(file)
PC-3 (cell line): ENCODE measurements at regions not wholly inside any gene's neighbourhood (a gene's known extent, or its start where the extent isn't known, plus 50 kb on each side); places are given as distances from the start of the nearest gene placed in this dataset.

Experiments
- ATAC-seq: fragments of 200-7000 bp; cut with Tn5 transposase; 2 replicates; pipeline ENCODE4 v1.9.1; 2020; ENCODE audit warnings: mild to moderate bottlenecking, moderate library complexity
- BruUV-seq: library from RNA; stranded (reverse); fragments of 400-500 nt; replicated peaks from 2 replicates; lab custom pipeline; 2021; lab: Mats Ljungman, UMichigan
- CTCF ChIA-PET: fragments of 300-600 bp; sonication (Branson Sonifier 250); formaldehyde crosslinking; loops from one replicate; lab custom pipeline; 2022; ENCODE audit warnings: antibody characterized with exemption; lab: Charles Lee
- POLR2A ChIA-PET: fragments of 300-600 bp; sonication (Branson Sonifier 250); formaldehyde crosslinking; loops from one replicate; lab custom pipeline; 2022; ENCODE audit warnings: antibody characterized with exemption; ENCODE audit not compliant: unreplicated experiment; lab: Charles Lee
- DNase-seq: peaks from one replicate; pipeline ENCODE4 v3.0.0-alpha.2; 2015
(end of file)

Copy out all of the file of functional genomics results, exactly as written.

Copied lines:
PC-3 (cell line): ENCODE measurements at regions not wholly inside any gene's neighbourhood (a gene's known extent, or its start where the extent isn't known, plus 50 kb on each side); places are given as distances from the start of the nearest gene placed in this dataset.

Experiments
- ATAC-seq: fragments of 200-7000 bp; cut with Tn5 transposase; 2 replicates; pipeline ENCODE4 v1.9.1; 2020; ENCODE audit warnings: mild to moderate bottlenecking, moderate library complexity
- BruUV-seq: library from RNA; stranded (reverse); fragments of 400-500 nt; replicated peaks from 2 replicates; lab custom pipeline; 2021; lab: Mats Ljungman, UMichigan
- CTCF ChIA-PET: fragments of 300-600 bp; sonication (Branson Sonifier 250); formaldehyde crosslinking; loops from one replicate; lab custom pipeline; 2022; ENCODE audit warnings: antibody characterized with exemption; lab: Charles Lee
- POLR2A ChIA-PET: fragments of 300-600 bp; sonication (Branson Sonifier 250); formaldehyde crosslinking; loops from one replicate; lab custom pipeline; 2022; ENCODE audit warnings: antibody characterized with exemption; ENCODE audit not compliant: unreplicated experiment; lab: Charles Lee
- DNase-seq: peaks from one replicate; pipeline ENCODE4 v3.0.0-alpha.2; 2015